Tuba (Golab Adineh) is the hard working head of a large and troubled family in contemporary Iran. She has contracted asthma at the clothing factory where she labors every day. Her husband Mahmoud (Mohsen Ghazi Moradi) is disabled and unable to work. Her oldest son, Abbas (Mohammad Reza Foroutan), is an errand boy for his employer. He is constantly doling out money to family members, including his sister Mahboubeh (Baran Kowsari), a high school student, and his brother Ali (Ebraheem Sheibani), who is more interested in participating in political demonstrations than in studying. In her heart, Tuba bears all the trials and tribulations that her loved ones undergo in the city, a place where the yearning for a better life sets up big expectations.

Rakhshan Bani-Etemad, the writer and director of this engaging drama, has a keen sense of the complexity of urban living, especially when it involves the juxtaposition of conservative religious influences and the lure of the Western consumerism. Abbas is totally caught up in dreams of making a lot of money and becoming the major breadwinner for the family. He has applied for a visa to Japan where he hopes to spend a year. His best friend, who has been overseas, fuels his fantasies of adventure and financial success. Although Abbas demonstrates confidence in front of his family, he is not very skilled in conveying his feelings to a pretty woman who works at an office where he makes deliveries. He's more overt about his anger over his other sister's situation; she is frequently abused by her husband yet cannot leave him because she is pregnant. The violence of men towards women is a widespread problem in Iran, according to the filmmaker.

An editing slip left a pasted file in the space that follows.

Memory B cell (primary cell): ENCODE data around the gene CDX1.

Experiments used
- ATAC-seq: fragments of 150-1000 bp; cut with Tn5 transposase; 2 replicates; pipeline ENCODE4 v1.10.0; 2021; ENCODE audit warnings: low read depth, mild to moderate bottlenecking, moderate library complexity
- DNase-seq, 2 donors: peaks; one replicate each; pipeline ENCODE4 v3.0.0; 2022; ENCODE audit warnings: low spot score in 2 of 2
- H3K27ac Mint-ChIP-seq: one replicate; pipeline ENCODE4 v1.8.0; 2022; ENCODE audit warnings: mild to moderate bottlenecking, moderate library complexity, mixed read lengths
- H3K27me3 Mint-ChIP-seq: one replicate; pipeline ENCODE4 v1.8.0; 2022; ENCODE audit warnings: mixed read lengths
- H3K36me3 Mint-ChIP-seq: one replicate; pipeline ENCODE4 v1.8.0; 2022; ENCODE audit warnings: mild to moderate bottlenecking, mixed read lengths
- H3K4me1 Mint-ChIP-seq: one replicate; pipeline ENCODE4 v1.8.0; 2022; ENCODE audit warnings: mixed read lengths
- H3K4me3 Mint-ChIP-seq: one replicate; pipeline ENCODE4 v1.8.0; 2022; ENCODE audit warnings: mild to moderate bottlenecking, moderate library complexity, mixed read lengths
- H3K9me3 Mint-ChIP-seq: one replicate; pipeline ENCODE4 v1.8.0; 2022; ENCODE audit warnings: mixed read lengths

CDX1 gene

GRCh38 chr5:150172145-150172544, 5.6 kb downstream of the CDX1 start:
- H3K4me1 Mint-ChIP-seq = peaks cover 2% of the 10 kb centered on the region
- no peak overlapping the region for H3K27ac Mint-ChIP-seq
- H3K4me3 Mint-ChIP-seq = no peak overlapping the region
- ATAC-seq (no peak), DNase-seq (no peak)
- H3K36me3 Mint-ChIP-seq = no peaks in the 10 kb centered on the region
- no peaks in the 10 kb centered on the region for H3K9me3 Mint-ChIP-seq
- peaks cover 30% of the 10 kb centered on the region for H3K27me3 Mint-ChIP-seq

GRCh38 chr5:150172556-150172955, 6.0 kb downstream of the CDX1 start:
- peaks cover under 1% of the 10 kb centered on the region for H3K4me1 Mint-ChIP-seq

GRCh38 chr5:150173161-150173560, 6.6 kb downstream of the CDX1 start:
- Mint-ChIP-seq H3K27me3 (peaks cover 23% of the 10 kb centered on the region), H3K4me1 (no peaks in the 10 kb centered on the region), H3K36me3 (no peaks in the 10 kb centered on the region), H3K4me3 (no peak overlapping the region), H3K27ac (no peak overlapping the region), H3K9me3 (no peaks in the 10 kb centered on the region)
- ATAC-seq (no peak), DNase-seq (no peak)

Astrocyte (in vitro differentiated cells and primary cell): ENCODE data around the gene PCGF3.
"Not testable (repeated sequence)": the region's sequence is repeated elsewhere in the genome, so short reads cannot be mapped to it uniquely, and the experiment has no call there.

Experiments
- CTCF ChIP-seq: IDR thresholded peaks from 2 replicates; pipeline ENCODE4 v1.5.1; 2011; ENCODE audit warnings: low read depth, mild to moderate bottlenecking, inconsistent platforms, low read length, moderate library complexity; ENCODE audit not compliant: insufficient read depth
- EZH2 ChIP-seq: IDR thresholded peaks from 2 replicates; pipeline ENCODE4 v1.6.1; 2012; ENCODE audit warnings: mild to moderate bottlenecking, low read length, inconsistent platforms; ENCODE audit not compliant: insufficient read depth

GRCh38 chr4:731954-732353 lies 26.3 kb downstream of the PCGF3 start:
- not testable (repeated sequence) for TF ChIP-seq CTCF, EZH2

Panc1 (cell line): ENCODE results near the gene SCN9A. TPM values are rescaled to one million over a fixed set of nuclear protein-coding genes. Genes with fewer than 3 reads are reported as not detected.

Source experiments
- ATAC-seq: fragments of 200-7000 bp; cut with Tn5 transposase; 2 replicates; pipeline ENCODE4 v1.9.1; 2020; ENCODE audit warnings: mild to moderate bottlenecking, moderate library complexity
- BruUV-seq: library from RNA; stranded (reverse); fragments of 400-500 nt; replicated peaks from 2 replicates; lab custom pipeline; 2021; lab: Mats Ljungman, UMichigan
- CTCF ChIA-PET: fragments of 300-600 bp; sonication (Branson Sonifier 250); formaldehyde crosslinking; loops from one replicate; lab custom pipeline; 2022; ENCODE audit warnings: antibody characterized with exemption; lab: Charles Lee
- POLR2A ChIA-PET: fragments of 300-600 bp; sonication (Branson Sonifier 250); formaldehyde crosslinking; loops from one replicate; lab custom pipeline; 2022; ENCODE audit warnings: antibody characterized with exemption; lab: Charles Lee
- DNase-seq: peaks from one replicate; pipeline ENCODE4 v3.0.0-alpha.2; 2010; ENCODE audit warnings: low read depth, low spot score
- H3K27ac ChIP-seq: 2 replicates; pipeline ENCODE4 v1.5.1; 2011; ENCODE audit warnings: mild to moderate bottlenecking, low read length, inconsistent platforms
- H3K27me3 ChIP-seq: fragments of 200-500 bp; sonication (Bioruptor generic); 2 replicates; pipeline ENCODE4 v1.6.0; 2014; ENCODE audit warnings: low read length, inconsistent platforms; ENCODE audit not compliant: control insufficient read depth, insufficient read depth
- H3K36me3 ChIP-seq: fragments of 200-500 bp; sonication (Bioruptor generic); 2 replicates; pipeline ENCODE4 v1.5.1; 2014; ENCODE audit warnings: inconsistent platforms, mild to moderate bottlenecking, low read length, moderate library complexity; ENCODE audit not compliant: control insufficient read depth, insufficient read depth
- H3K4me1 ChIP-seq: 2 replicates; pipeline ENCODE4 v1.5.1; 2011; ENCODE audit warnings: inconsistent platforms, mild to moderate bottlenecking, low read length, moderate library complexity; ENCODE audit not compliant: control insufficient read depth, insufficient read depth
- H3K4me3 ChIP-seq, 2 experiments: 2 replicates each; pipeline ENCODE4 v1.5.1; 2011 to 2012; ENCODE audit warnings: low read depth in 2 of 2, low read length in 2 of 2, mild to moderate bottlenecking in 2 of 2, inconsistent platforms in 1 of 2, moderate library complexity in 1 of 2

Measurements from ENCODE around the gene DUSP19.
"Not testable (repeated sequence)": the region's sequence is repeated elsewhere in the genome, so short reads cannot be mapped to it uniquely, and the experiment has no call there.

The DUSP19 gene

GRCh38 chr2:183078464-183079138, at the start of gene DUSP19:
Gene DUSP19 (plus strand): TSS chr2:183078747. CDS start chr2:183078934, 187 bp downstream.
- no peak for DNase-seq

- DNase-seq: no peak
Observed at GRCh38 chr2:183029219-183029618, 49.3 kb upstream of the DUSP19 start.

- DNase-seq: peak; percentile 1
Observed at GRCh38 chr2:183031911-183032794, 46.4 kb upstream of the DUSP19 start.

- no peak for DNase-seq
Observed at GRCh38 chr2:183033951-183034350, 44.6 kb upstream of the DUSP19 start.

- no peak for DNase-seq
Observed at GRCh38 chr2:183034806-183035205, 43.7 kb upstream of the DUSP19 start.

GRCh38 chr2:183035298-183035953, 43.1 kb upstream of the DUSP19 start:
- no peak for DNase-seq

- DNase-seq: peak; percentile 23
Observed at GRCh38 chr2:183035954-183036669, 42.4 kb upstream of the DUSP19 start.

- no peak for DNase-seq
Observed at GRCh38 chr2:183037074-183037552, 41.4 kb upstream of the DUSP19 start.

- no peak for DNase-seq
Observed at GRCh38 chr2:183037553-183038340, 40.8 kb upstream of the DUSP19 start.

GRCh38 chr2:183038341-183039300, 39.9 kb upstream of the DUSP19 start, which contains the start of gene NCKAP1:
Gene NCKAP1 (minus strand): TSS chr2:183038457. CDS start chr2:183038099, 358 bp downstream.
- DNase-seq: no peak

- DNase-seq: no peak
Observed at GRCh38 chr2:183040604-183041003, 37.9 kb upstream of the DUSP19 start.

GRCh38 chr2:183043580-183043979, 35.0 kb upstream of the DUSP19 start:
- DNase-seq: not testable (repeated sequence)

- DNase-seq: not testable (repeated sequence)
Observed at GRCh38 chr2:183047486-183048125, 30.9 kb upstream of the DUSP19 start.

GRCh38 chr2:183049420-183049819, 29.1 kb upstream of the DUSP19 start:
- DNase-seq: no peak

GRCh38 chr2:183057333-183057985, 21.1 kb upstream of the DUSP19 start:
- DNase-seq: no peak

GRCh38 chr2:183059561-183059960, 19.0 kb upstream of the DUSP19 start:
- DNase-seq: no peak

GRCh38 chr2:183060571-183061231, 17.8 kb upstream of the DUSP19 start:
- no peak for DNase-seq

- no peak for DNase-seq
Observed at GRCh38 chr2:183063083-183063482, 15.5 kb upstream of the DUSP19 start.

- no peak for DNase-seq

Mahboubeh's best friend, Masoumeh (Mahraveh Sharifi-Nia), is beaten up by her religious brother after he learns that she secretly attended a music concert. Unable to bear any more from him, she runs away and becomes a prostitute. When Mahoubeh meets her in the park, they are both arrested for vagrancy.

Tuba tries to understand the struggles of her children but is worn down by the physical burdens of her work and illness. In a symbolic gesture, she tenderly nurtures a scraggly tree in the courtyard of her house. But even her home is at risk. In order to get the money for his visa for Japan, Abbas convinces his father to sell it behind Tuba's back. The consequences are catastrophic for nearly everyone.

Buddhist teacher Cynthia Kneen has written: "When we say a person has heart, it doesn't mean they are weak and sentimental. We mean they are willing to be exposed, willing to be touched nakedly by the world." In this powerful drama, Tuba demonstrates that her heart is strong enough to endure all things. She is a truly heroic figure.

The DVD gives you weblinks to an interview with the director and the official site. It also has previews of other Wellspring titles, including Russian Ark, Marooned in Iraq, The Circle, Maryam, and Under the Sand.